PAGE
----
In addition, running back Rashard Mendenhall came into his own his junior year, giving opposing defenses a major headache every game. Sophomore quarterback Juice Williams began to relax and gain confidence, running the option to perfection and passing effectively when needed most. Rookie Arrelious Benn gave the Illini a deep threat.

No one expected a Rose Bowl season. Games with Missouri in St. Louis and at Syracuse early in the season raised concerns, as did early home dates with ranked Penn State and Wisconsin squads. But the Illini won five of their first six games and gained the momentum necessary to sustain quality effort the whole year.

"Winning is a habit, and unfortunately so is losing," Zook stated. "That's all we talked about in the first three seasons. We were much better in the second year, but the record didn't show it. And then third year we got on a little bit of a roll and guys started believing. It's hard to maintain that success in any program."

Looking back, the Illini had many ingredients necessary for success. But they also had good fortune. For instance, senior middle linebacker J Leman made two great plays to thwart Penn State touchdowns. First, he slapped the ball from the hands of tight end Andrew Quarless as he was entering the end zone. Then, he intercepted a pass intended for Quarless to stop another threat.

Scribes bragged about Leman's exceptional plays, but he said afterward he was beaten on both plays. In the first instance, the ball was caught over his head but held out where he could slap it away. On the interception, the ball was underthrown. He made the plays, but he also had good fortune that might not have occurred on another day.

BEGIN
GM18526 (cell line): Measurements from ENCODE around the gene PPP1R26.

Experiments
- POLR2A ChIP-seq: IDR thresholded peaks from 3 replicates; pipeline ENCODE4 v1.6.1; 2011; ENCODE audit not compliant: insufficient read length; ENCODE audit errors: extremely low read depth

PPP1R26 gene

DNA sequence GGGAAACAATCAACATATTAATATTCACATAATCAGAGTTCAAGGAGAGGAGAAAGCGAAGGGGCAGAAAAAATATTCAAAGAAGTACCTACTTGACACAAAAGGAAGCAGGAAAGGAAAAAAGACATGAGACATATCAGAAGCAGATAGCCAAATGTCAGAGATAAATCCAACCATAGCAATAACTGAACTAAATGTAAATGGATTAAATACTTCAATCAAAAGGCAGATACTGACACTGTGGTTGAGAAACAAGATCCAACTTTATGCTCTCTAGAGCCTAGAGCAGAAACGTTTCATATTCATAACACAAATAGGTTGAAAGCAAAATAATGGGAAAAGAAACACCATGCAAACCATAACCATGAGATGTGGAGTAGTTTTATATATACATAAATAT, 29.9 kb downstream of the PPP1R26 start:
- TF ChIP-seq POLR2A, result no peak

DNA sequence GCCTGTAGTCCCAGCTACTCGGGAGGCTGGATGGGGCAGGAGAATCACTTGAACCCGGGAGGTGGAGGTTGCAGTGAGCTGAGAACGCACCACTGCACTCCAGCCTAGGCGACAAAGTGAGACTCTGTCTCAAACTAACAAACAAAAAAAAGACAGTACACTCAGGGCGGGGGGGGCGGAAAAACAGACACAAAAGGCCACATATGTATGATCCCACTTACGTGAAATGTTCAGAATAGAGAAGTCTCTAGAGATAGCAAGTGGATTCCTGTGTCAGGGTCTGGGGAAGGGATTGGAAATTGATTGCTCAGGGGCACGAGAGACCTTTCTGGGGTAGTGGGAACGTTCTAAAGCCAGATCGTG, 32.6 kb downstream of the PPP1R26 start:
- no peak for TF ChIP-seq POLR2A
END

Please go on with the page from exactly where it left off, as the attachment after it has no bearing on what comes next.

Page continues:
"An inch difference. Those things happen."

If anything, the Rose Bowl opportunity occurred much earlier than anyone had a right to expect. Not even Zook expected it.

"No, of course not. That's why I say the '08 and '09 seasons on paper were better football teams. It comes down to guys making plays."

Leman might have been fortunate, but his great plays may have given Illini players the extra boost of confidence needed for the rest of the season.

"J Leman making the plays in the Penn State game. What happens is you get a little bit of confidence and get rolling, and then things start happening."

That level of good fortune hasn't followed the Illini since. In the last two seasons, balls have bounced up into the arms of opponents who returned them for touchdowns. An offensive lineman caught a deflected pass for a two point conversion to give Fresno State a victory in the 2009 finale. Injuries to key personnel prevented continuity.

"Who'd have said that last year, the second and third plays of the season we lose two key players? That's a hard bolt right there."

When the Illini went 5-7 and 3-9 the last two seasons, every aspect of Zook's program was questioned. In part 3 of this series, Zook talks about decision-making and accountability.